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A Cape Town veteran talks about seeing his son and nephew flourish by grabbing opportunities that were denied to him
January 10, 2013
It was in the mid-1980s that Johnny Kleinveldt was offered the biggest chance of his career. Frank Brache, Basil d'Oliveira's brother-in-in-law, asked him to join Pinelands Cricket Club.
"My parents and my family said no," Johnny remembered. "I just wanted to play, but only afterwards I realised it was the right decision."
Pinelands was a whites-only club that was starting to accept players of colour who were willing to cross over. Johnny, a Cape Coloured, was a Victoria Cricket Club member. If he moved to Pinelands, he would stand a chance of being selected for the Western Province provincial team. If he stayed at Victoria, he could only play South African Cricket Board (SACBOC) matches, reserved for non-whites and, at the time, not officially recognised as first-class matches.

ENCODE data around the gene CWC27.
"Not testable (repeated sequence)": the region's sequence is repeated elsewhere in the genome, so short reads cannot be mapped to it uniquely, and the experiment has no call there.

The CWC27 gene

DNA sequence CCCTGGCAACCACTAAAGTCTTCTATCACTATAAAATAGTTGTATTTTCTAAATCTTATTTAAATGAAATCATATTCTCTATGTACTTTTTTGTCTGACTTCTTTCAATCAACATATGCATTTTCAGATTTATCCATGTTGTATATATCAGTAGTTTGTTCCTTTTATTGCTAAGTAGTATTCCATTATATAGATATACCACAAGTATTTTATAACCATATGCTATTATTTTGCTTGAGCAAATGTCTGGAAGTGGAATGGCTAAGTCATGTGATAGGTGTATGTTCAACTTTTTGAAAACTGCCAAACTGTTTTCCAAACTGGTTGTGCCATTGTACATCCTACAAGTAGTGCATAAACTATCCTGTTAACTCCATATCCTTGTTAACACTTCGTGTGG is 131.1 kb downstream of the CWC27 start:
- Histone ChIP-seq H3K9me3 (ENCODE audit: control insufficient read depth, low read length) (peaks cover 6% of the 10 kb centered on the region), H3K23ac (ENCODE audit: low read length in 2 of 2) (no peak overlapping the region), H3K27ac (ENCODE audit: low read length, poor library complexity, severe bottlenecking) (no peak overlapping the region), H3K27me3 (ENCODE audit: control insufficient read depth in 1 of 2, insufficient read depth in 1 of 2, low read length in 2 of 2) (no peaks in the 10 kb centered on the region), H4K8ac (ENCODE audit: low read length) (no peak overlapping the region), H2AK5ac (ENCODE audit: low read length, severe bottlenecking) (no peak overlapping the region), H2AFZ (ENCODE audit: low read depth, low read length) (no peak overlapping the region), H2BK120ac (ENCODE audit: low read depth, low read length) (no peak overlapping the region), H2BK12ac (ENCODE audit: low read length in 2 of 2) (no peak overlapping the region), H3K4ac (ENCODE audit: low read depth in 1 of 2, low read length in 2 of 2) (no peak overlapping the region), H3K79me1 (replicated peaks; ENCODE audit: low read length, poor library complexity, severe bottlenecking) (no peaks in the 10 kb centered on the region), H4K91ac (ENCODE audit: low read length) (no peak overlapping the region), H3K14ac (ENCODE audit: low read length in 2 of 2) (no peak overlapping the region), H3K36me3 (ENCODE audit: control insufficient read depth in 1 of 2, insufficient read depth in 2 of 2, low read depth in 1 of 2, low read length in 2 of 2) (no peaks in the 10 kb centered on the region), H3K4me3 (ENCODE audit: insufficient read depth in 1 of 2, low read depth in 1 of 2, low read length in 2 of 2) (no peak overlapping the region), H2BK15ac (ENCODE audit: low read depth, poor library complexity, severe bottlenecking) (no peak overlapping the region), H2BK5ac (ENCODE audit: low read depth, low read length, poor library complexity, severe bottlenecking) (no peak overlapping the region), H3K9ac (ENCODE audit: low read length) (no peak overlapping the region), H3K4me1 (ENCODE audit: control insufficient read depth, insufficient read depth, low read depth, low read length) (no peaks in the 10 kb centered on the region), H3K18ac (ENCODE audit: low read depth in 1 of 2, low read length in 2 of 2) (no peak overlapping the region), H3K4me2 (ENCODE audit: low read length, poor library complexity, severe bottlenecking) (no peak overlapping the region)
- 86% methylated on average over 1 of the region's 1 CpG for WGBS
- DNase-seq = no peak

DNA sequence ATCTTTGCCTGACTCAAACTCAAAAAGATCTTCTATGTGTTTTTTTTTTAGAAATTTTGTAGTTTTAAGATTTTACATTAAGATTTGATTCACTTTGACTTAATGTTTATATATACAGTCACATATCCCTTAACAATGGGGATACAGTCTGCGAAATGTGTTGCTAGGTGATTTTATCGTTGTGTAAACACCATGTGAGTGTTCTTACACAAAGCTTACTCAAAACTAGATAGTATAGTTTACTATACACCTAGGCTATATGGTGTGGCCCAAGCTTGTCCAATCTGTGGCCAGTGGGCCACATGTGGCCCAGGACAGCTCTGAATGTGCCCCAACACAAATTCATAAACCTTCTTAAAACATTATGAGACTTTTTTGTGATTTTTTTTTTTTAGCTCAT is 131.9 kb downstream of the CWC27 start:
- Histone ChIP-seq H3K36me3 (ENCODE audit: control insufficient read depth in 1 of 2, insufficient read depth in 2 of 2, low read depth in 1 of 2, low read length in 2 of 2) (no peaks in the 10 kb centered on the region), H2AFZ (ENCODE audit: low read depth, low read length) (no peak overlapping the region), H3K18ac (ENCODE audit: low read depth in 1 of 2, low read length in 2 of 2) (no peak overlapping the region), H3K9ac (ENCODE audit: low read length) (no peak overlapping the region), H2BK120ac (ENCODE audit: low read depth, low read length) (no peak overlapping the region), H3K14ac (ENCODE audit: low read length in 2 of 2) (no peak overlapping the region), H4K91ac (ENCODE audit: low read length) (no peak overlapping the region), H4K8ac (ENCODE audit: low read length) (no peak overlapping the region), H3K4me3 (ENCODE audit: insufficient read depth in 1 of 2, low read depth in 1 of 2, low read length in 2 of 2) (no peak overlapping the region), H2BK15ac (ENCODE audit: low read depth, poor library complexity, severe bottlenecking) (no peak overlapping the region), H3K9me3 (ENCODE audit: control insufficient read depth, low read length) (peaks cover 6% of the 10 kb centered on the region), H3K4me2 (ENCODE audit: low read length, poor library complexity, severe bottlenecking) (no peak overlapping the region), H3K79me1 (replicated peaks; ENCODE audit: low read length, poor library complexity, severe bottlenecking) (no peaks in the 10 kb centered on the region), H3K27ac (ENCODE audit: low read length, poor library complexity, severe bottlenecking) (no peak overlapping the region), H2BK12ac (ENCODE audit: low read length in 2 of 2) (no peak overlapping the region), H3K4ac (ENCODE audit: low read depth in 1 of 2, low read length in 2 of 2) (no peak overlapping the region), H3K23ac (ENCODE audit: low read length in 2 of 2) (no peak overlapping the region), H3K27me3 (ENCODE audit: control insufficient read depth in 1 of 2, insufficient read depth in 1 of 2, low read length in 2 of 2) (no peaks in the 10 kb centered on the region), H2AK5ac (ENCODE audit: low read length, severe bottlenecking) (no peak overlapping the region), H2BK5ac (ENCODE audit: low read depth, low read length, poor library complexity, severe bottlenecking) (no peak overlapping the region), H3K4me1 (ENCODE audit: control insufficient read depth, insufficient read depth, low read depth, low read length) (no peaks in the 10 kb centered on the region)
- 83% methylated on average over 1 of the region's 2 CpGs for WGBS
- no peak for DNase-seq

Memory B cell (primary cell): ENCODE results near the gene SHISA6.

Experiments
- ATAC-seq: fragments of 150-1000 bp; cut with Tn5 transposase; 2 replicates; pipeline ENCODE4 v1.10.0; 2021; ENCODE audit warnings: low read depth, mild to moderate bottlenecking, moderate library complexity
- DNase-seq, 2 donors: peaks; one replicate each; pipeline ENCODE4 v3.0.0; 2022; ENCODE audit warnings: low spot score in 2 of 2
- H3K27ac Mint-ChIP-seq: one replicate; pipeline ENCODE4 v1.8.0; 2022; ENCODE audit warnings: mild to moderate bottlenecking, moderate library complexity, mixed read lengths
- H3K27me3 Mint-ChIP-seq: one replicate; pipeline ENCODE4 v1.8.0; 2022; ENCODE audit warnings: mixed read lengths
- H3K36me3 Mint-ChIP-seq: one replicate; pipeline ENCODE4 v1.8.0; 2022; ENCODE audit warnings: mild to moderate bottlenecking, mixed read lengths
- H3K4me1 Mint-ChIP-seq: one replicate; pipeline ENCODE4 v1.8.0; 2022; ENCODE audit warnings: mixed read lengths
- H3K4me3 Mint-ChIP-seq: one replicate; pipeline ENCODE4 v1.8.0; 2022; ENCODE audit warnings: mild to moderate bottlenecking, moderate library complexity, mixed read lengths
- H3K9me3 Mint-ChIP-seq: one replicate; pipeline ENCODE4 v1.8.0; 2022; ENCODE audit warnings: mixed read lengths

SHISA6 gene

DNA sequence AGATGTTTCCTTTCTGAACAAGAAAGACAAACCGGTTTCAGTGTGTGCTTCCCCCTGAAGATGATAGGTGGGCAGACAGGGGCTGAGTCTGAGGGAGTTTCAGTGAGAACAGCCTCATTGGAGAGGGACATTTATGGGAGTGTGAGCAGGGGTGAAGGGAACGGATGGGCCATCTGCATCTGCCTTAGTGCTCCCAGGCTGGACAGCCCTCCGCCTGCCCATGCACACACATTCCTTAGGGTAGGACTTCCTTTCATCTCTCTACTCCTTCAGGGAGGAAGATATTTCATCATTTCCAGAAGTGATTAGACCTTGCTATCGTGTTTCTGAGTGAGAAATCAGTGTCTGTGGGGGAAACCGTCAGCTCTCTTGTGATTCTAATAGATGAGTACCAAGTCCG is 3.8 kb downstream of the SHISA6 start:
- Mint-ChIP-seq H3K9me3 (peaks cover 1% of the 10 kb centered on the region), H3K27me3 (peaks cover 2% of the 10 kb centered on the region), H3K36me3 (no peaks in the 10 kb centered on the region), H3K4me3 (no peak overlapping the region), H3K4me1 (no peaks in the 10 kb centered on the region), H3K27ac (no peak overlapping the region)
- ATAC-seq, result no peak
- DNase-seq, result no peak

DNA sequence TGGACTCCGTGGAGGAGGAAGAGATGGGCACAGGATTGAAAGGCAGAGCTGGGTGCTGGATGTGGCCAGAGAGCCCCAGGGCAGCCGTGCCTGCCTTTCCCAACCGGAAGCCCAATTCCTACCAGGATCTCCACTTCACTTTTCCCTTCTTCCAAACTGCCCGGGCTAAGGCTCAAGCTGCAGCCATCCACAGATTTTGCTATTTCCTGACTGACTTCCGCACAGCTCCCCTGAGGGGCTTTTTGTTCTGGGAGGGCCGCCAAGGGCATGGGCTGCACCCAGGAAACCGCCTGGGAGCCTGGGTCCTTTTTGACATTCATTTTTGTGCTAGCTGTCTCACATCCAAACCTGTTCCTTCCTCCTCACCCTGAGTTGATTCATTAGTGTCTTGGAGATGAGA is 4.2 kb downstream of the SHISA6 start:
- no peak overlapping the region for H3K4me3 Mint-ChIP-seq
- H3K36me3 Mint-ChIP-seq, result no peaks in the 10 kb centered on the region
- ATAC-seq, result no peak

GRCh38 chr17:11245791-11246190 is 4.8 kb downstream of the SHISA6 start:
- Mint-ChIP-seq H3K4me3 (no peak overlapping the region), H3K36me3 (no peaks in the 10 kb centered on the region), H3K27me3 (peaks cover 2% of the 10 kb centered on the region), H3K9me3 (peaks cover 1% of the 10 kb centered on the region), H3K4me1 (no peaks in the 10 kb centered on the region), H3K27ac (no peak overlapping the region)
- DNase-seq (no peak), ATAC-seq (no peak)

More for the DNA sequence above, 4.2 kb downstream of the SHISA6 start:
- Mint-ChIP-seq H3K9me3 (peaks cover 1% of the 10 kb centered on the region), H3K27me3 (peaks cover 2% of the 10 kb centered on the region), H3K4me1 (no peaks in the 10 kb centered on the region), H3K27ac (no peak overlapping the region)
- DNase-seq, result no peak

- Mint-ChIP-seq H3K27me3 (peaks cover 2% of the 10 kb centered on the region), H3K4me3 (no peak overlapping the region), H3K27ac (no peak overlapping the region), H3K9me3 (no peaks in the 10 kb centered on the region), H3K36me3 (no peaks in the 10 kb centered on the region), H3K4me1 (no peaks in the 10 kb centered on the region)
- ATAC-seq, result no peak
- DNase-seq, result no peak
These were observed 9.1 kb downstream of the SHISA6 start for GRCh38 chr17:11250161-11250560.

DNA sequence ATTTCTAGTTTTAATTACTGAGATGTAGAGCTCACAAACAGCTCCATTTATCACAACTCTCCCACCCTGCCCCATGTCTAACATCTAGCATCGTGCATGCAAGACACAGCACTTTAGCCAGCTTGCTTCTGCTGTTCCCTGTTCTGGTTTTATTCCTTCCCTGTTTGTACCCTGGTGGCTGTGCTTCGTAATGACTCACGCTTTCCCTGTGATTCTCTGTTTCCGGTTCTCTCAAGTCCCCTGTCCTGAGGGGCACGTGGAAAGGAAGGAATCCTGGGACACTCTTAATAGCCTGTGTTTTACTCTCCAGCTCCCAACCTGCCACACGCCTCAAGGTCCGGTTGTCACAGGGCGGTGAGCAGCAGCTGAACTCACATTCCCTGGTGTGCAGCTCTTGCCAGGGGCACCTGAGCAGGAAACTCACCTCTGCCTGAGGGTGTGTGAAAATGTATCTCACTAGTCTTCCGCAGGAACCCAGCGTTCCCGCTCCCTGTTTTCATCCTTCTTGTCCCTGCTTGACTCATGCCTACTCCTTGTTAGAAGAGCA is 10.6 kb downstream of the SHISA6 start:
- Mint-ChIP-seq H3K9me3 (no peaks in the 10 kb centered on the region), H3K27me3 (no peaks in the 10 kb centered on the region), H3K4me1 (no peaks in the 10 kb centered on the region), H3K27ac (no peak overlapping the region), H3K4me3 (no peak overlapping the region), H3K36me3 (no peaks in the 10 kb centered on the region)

Switching allegiances was a suspicious business in that time. Those players of colour who did it were thought of as sellouts in their communities, even if all they were doing was trying to further their own careers. "People all believed Hassan Howa's words that we could not play normal sport in an abnormal society. My family told me that, and I decided to continue playing where I was."
Later, when the SACBOC records were compiled and Johnny's career was recorded, it was revealed that he turned out for two provincial non-white teams - Transvaal and Western Province. In total, he played 15 matches and took 44 wickets at an average of 16.63. Those are small but impressive figures, but they do not tell the full story.